If at this point, you still do not believe that the goal of gun control is [and has always been] gun confiscation, you only need to look as far “The [federal] Assault Weapon Ban of 2018”, filed in Congress on February 26, 2018.


This Act may be cited as the “Assault Weapons Ban of 2018”.


(a) In General.—Section 921(a) of title 18, United States Code, is amended—

(1) by inserting after paragraph (29) the following:

“(30) The term ‘semiautomatic pistol’ means any repeating pistol that—

“(A) utilizes a portion of the energy of a firing cartridge to extract the fired cartridge case and chamber the next round; and

“(B) requires a separate pull of the trigger to fire each cartridge.

“(31) The term ‘semiautomatic shotgun’ means any repeating shotgun that—

“(A) utilizes a portion of the energy of a firing cartridge to extract the fired cartridge case and chamber the next round; and

“(B) requires a separate pull of the trigger to fire each cartridge.”; and

(2) by adding at the end the following:

“(36) The term ‘semiautomatic assault weapon’ means any of the following, regardless of country of manufacture or caliber of ammunition accepted:

“(A) A semiautomatic rifle that has the capacity to accept a detachable magazine and any one of the following:

“(i) A pistol grip.

“(ii) A forward grip.

“(iii) A folding, telescoping, or detachable stock.

“(iv) A grenade launcher or rocket launcher.

“(v) A barrel shroud.

“(vi) A threaded barrel.

“(B) A semiautomatic rifle that has a fixed magazine with the capacity to accept more than 10 rounds, except for an attached tubular device designed to accept, and capable of operating only with, .22 caliber rimfire ammunition.

“(C) Any part, combination of parts, component, device, attachment, or accessory that is designed or functions to accelerate the rate of fire of a semiautomatic rifle but not convert the semiautomatic rifle into a machinegun.

“(D) A semiautomatic pistol that has the capacity to accept a detachable magazine and any one of the following:

“(i) A threaded barrel.

“(ii) A second pistol grip.

“(iii) A barrel shroud.

“(iv) The capacity to accept a detachable magazine at some location outside of the pistol grip.

“(v) A semiautomatic version of an automatic firearm.

“(E) A semiautomatic pistol with a fixed magazine that has the capacity to accept more than 10 rounds.

“(F) A semiautomatic shotgun that has any one of the following:

“(i) A folding, telescoping, or detachable stock.

“(ii) A pistol grip.

“(iii) A fixed magazine with the capacity to accept more than 5 rounds.

“(iv) The ability to accept a detachable magazine.

“(v) A forward grip.

“(vi) A grenade launcher or rocket launcher.

“(G) Any shotgun with a revolving cylinder.

Thus, it is clear that any semiautomatic pistol is treated no differently than a [so-called] “assault rifle.” This is bill is about disarming law-abiding Americans.

All this being said, the millions of legal gun owners across this country, 37.7% of the population are tired of being blamed, scapegoated and label murderers because of the actions of a minuscule minority.   Just like not all Muslims should be labeled terrorists, not all gun owners should be labeled “gun nuts”, or anything else. If we’re going to use the Constitution to fight for gay rights, women’s rights, disability rights, etc, we should equally & fairly apply it to gun rights just the same. However, as it stands, the 2nd Amendment is America’s constitutional orphan…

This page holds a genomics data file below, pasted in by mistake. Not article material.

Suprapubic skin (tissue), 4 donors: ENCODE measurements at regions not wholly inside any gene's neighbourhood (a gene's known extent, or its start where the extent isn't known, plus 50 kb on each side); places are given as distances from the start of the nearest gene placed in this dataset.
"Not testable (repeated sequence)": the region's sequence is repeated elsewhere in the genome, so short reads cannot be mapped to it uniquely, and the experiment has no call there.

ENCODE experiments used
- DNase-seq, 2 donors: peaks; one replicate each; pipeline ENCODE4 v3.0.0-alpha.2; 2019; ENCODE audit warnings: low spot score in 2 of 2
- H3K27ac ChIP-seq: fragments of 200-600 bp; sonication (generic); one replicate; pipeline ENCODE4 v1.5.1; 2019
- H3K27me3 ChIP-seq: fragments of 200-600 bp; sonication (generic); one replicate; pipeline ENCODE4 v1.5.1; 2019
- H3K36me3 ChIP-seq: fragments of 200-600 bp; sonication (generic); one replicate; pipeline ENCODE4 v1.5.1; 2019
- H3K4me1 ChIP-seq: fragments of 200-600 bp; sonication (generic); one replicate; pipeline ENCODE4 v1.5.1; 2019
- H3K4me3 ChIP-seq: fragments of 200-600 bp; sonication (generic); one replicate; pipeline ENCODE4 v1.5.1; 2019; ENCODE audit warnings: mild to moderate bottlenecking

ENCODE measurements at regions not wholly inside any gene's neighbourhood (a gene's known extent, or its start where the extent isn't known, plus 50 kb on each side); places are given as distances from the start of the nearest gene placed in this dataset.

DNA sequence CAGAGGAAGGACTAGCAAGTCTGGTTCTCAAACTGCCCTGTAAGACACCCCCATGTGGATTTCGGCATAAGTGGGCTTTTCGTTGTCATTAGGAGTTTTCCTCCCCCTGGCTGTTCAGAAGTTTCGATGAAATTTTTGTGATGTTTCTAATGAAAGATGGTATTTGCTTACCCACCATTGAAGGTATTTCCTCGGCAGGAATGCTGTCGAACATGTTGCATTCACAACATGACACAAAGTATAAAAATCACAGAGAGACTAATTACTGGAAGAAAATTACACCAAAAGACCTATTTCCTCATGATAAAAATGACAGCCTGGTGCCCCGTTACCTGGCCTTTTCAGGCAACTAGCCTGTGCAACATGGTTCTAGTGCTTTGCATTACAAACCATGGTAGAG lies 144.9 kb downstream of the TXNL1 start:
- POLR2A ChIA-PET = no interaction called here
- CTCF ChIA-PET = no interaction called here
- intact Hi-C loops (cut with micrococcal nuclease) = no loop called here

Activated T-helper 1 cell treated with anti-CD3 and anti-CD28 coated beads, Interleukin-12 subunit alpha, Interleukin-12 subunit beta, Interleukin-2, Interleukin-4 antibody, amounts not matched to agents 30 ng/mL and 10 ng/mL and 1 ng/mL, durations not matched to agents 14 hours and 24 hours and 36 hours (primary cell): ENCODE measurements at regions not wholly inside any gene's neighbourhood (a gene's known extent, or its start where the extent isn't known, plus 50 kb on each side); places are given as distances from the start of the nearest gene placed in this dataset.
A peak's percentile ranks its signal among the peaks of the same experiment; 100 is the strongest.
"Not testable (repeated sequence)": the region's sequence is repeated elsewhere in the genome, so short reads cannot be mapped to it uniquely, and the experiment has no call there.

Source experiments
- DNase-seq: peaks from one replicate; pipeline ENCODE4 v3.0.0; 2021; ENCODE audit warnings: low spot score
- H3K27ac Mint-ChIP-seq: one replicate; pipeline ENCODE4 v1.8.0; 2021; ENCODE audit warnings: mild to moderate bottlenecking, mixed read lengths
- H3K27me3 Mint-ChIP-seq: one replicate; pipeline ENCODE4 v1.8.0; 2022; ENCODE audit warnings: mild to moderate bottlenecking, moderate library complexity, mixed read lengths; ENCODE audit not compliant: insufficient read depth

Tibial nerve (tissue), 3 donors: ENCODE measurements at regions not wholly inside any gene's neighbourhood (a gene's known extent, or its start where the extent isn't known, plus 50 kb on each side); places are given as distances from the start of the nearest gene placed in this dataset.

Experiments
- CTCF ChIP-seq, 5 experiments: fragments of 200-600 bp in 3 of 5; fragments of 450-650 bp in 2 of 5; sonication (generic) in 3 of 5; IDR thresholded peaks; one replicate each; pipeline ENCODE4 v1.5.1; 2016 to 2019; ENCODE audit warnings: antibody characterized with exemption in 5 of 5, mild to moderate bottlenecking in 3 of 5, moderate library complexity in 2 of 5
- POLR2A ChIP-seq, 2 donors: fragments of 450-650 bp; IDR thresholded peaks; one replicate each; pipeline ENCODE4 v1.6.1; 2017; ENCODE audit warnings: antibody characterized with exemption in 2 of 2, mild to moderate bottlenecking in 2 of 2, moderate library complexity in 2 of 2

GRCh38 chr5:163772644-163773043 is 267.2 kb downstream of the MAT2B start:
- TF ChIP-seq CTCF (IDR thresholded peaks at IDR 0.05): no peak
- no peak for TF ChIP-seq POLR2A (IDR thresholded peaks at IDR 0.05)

You said it yourself; your problem is not so much with gun owners, as much as it is the gun lobby. But here is where the power of the gun lobby actually lies – gun owners being politically engaged and active, going to the polls to vote and contacting legislators, making opinions, views & positions known. That’s the true gun lobby. In fact, contrary to popular belief, the NRA doesn’t spend much money lobbying politicians. Take just two excerpts from a CNBC article:

  1. “The NRA, gun makers, and gun rights issues do not even show up on the OpenSecrets website lists for top lobbying firms, top lobbying sectors, top lobbying issues, or top lobbying industries for the years 1998-2017.”
  2. “The figures for Florida Senator Marco Rubio are particularly educational since he has been a target of a lot of anti-NRA screeds since the shooting in his home state. A look at the top 20 donors to Rubio directly and his PAC since 2009 does not include the NRA. Over his career since 2009, Rubio has raised a total of more than $91 million in donations. The NRA is responsible for just over $3 million of that, or 3.3 percent.”

I myself am getting more involved in lobbying. I and people like me – that’s the gun lobby… The truth is, it takes lobbying to get anything done in government – and many groups and causes participate in lobbying; people who vote, who contact, meet with and know their state elected representatives. Hell, not only have I been on the phone with the offices of state reps, senators and the Governor’s office, I also got in my car and drove my handsome, good-looking self down to the State Capitol, met with likeminded individuals and talked face-to-face with state legislators. That’s the true/actual gun lobby, Jake…

The recent tragedy in Florida is a failure at every level of government. From the FBI, being given multiple warnings regarding the dangers Nicholas Cruz posed, to local law enforcement, who visited Cruz’s home 39 times, to the school district that didn’t report anything because they don’t want to negatively impact ”at risk” youth:

“We saw huge differentials in achievement gaps among white, black and Hispanics students,” Runcie said. “Black males, in particular, were in probably some of the worst situation in this district.”